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Buddhadharma : Summer 2017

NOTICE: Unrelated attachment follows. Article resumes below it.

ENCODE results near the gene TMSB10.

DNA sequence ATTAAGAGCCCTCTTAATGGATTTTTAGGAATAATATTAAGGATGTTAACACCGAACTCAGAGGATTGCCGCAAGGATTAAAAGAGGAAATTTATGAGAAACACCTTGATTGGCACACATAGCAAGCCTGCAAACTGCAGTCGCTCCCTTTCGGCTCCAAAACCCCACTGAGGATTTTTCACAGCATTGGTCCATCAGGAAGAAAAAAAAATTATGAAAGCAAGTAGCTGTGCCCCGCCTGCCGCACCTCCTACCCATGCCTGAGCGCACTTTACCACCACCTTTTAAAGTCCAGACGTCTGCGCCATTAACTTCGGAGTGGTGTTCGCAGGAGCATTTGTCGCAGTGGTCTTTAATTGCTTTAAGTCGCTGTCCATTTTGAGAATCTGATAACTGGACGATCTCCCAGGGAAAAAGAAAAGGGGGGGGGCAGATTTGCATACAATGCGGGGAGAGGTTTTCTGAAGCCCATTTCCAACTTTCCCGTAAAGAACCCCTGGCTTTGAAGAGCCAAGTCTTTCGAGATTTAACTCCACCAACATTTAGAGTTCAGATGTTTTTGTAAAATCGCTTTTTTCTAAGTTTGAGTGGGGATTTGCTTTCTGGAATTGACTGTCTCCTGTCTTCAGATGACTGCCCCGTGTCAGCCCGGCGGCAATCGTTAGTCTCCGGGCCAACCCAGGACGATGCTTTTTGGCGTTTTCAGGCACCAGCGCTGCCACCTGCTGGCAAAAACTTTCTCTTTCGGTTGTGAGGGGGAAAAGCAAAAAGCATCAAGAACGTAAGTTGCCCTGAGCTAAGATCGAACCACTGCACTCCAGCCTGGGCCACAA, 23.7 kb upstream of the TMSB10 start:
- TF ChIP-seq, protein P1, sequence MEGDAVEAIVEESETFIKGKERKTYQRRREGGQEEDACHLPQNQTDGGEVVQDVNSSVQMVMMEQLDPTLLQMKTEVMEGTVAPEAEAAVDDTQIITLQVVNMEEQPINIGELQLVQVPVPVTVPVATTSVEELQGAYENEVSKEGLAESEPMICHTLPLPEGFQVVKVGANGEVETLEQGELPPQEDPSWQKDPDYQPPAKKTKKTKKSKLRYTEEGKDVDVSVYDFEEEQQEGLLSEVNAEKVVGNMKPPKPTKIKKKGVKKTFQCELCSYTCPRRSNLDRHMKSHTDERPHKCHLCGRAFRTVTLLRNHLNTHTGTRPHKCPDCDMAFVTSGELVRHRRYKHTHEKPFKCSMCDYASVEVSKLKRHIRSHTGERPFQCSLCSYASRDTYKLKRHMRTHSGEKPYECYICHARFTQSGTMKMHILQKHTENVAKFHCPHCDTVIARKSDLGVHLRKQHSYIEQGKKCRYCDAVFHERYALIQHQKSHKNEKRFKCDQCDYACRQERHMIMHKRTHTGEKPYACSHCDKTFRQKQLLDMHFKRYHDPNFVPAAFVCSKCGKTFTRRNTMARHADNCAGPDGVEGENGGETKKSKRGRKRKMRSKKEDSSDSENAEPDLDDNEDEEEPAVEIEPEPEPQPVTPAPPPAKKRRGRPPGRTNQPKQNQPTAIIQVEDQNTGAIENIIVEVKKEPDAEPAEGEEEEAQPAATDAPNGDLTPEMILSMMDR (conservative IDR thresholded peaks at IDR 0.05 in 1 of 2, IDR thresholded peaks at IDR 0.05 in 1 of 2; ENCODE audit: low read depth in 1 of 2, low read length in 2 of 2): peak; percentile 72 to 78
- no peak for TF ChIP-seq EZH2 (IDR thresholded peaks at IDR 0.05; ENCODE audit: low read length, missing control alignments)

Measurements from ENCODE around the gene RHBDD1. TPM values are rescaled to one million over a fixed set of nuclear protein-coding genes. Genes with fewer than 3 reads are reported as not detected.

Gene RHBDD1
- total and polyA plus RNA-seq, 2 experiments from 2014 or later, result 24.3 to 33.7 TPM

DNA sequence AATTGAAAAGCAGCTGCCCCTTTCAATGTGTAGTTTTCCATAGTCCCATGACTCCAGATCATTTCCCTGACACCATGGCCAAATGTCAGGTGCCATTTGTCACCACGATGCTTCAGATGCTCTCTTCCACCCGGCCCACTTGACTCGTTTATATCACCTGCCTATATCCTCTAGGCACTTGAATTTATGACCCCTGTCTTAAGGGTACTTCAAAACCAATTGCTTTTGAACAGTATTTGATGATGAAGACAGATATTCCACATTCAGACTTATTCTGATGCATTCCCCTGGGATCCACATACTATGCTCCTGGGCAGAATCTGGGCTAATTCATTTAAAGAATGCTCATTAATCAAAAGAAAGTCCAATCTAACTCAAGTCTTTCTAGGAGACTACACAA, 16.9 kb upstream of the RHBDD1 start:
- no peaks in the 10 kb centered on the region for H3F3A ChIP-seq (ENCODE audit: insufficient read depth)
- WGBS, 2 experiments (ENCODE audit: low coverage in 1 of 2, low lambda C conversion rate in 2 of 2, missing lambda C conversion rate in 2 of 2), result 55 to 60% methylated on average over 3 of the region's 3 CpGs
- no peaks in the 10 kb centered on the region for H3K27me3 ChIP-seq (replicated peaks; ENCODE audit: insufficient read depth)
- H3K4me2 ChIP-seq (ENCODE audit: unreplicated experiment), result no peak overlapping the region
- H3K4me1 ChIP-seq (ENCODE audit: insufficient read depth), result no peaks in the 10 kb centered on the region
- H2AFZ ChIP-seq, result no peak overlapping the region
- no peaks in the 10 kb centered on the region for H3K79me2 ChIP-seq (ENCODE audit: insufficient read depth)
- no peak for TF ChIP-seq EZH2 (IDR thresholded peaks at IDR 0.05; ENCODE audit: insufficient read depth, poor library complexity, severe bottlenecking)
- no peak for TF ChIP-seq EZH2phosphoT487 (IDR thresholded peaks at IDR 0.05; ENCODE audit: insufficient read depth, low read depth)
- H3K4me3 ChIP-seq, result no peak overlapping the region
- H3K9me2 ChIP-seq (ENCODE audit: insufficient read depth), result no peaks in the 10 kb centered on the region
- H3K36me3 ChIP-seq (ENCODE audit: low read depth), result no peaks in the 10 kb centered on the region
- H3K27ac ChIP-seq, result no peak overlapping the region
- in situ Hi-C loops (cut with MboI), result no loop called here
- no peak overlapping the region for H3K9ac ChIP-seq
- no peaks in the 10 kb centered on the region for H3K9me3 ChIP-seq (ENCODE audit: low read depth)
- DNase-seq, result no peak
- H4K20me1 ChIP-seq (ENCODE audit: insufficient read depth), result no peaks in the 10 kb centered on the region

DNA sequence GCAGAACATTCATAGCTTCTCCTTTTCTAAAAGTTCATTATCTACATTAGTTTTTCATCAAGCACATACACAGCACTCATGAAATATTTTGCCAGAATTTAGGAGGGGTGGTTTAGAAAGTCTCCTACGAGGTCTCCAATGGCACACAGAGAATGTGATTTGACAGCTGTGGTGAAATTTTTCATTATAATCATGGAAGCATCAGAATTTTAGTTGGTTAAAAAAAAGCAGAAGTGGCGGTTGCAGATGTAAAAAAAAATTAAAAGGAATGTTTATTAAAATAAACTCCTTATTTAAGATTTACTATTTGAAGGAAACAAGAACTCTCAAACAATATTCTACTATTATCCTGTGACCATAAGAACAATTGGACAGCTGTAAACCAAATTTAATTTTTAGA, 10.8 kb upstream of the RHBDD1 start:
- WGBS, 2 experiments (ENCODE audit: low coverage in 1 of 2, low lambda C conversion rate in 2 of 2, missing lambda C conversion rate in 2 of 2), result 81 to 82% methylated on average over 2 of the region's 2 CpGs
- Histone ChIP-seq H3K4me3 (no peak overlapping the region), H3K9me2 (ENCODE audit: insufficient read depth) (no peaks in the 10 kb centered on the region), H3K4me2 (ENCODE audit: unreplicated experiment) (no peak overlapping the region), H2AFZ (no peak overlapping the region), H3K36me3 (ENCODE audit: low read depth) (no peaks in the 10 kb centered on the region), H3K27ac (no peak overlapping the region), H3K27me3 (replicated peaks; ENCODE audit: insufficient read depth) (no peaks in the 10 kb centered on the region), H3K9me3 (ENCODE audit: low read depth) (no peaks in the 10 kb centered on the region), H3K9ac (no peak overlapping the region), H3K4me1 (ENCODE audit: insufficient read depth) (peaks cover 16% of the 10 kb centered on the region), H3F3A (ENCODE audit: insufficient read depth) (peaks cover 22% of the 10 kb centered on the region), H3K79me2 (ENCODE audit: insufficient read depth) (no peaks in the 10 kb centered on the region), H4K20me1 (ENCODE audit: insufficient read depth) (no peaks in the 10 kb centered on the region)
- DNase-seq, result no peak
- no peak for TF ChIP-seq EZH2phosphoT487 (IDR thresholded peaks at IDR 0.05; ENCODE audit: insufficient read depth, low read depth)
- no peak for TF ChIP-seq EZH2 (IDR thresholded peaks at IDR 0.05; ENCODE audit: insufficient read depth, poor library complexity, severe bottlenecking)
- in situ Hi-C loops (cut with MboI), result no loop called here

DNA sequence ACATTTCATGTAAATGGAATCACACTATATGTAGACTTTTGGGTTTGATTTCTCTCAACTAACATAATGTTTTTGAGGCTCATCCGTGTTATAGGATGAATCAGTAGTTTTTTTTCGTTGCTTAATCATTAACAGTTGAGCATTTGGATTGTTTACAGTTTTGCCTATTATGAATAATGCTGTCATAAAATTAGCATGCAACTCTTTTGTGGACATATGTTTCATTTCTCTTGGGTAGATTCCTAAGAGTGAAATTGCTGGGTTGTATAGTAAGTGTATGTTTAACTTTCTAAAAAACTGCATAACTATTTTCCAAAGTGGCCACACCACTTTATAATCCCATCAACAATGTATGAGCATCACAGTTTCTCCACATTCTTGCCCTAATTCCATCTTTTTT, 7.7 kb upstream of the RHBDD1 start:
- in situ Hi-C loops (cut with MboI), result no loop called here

66 buddhadharma: the practitioner’s quarterly summer 2 0 1 7 opening and awakening.” Back then, the idea that meditation cannot resolve all psychological suffer- ing was widely discounted in meditation circles. But with more research and anecdotal evidence, it has gained wider and wider acceptance. By 2009, in a Buddhadharma article titled “Medicate or Medi- tate?” Roger Walsh, Robin Bitner, Bruce Victor, and Lorena Hillman wrote, “It seems clear that the question of whether meditation and psychotherapy can enhance one another has been decided: many people benefit from combining them, and this has been observed by clinicians and demonstrated by research. When old traumas, pains, and patterns recycle endlessly, or make spiritual practice seem overwhelming and hopeless, the best answer may not be simply the classic one of more practice. Instead, psychotherapy may be called for.” I practice contemporary psychoanalysis, which means that when I work with a client, we aim to deeply transform faulty emotional patterning that was formed in childhood. As this is done, I also reflect and encourage the client’s authentic self-expression. For example, someone may have learned early on that it is dangerous to get mad, as it could jeopardize a parent’s love. This may leave him in situations where he is taken advantage of because he does not have access to his legitimate anger. In therapy, we would not only discover the cause of the difficulty with anger but also encourage the practicing of it, especially at times when the cli- ent might be angry with me. By my staying steady and accepting his feeling, the client gains a living experience of being able to be angry with someone who does not retaliate or withdraw, who accepts his concerns. These types of exchanges assist the client in developing a healthy, authentic, and vital sense of self. This aspect of psychological development was not necessary for the Buddha, and the healing of these types of wounds was not included in the Bud- dha’s prescription to end suffering. As the popular story of the Buddha tells us, Sid- dhartha’s father shielded him from the sufferings of the world by keeping him behind the palace walls. This worked until he was twenty-nine and became curious about what was going on outside. Four times he embarked on a journey with his charioteer. In three of these journeys, he encountered some- one—a very old person, a very sick person, and a corpse—who lifted the veil from his eyes, and he realized the inescapable fact of existential suffering. On his fourth outing, Siddhartha encountered an ascetic, one who had renounced the material world in order to live the holy life and be freed from suf- fering. This last encounter pointed the Buddha-to- be in the direction he would take to achieve final liberation. Unlike many of us, Siddhartha was raised with absolute care, safety, love, respect, nurturance, and admiration. Although his mother died shortly after he was born, which perhaps made him more sensi- tive to existential suffering when he was exposed to it as an adult, he had developed what is called a secure attachment with his aunt, meaning he had safely bonded to his caregiver. According to devel- opmental psychology, this attachment is necessary in order for a child to grow into an adult with a healthy and stable sense of self. DeBRA fliCs is a psychotherapist in private practice in new York City. she teaches at Downtown new York Meditation Community and has served on the Teachers Council at new York insight Meditation Center. Unlike many of us, Siddhartha was raised with absolute care, safety, love, respect, nurturance, and admiration. He emerged from his childhood psychologically whole. richardmitchell